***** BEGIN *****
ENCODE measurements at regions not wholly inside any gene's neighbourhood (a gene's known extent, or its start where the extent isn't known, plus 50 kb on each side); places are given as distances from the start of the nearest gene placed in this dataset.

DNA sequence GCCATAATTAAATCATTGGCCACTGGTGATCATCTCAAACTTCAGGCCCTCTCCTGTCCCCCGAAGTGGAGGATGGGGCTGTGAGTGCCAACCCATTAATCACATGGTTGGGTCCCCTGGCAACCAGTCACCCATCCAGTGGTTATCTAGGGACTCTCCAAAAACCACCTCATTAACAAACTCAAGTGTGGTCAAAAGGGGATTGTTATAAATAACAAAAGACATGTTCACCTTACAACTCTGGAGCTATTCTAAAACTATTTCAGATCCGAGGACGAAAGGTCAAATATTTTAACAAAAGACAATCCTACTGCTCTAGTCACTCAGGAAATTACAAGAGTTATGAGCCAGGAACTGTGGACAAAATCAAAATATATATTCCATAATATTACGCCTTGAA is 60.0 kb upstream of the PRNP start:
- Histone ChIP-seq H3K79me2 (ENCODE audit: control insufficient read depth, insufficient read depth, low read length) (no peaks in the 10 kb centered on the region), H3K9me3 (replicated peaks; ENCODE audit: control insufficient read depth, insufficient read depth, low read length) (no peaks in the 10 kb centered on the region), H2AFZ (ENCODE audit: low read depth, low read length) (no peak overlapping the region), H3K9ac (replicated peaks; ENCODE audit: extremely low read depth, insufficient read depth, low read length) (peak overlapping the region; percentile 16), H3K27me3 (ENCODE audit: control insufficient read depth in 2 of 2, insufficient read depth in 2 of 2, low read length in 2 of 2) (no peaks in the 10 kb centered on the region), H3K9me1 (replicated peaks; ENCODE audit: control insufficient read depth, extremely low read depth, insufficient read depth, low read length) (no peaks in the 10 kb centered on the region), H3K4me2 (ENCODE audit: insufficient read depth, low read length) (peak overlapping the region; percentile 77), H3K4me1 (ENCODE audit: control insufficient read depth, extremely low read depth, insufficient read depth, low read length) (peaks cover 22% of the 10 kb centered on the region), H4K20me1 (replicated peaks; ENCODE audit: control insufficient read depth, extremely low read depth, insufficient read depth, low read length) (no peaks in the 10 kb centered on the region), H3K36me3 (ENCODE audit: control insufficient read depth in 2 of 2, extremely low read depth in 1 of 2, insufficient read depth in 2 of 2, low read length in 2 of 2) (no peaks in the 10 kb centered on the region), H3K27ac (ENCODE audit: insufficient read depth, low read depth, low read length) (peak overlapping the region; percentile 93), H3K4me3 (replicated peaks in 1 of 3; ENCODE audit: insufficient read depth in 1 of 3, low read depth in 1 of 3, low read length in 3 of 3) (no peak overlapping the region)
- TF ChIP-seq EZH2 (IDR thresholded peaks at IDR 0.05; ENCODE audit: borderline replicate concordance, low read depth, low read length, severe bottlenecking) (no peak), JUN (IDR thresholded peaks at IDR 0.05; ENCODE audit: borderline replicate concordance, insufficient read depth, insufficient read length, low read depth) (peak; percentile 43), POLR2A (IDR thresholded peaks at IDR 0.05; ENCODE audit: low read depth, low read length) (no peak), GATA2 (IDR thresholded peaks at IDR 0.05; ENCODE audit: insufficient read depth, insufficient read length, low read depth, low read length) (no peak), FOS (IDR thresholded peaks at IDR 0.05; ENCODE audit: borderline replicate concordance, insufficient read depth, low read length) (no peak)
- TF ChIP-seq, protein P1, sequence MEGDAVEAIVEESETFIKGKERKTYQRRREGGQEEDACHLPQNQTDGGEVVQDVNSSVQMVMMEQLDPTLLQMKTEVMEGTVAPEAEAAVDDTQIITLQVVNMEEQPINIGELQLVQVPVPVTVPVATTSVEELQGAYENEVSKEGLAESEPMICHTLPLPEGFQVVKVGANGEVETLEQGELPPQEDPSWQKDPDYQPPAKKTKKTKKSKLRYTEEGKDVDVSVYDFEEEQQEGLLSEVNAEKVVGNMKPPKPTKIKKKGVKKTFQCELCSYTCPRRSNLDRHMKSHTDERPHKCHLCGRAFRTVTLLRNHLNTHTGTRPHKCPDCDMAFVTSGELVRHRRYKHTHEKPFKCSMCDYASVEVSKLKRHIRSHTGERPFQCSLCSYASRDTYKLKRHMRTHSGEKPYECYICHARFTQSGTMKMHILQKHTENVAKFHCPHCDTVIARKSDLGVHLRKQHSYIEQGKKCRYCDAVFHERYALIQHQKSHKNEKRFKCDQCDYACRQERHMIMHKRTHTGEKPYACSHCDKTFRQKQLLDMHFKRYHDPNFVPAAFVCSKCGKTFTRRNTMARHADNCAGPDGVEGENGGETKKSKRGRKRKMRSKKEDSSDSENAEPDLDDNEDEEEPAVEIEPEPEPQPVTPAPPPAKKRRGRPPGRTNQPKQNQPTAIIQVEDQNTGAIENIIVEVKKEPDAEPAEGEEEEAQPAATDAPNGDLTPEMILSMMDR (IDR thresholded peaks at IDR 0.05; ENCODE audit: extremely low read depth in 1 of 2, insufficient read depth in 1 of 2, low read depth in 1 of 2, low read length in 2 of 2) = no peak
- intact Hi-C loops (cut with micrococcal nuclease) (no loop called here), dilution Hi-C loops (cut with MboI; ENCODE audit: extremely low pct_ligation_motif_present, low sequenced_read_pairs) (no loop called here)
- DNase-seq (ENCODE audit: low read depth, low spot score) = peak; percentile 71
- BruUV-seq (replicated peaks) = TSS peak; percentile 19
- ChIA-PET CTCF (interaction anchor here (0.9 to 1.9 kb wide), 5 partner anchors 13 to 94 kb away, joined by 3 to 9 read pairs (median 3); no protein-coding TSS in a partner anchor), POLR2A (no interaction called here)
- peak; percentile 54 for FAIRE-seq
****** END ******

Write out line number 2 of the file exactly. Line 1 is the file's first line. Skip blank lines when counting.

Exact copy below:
DNA sequence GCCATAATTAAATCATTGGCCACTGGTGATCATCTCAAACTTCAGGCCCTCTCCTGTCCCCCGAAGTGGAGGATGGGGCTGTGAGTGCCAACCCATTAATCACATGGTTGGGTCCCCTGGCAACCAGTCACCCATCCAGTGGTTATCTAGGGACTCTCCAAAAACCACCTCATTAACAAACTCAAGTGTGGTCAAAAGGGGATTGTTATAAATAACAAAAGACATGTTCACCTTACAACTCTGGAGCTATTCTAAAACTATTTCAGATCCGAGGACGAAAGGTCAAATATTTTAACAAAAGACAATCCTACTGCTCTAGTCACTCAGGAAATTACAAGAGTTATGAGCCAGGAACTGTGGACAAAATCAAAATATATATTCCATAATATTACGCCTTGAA is 60.0 kb upstream of the PRNP start: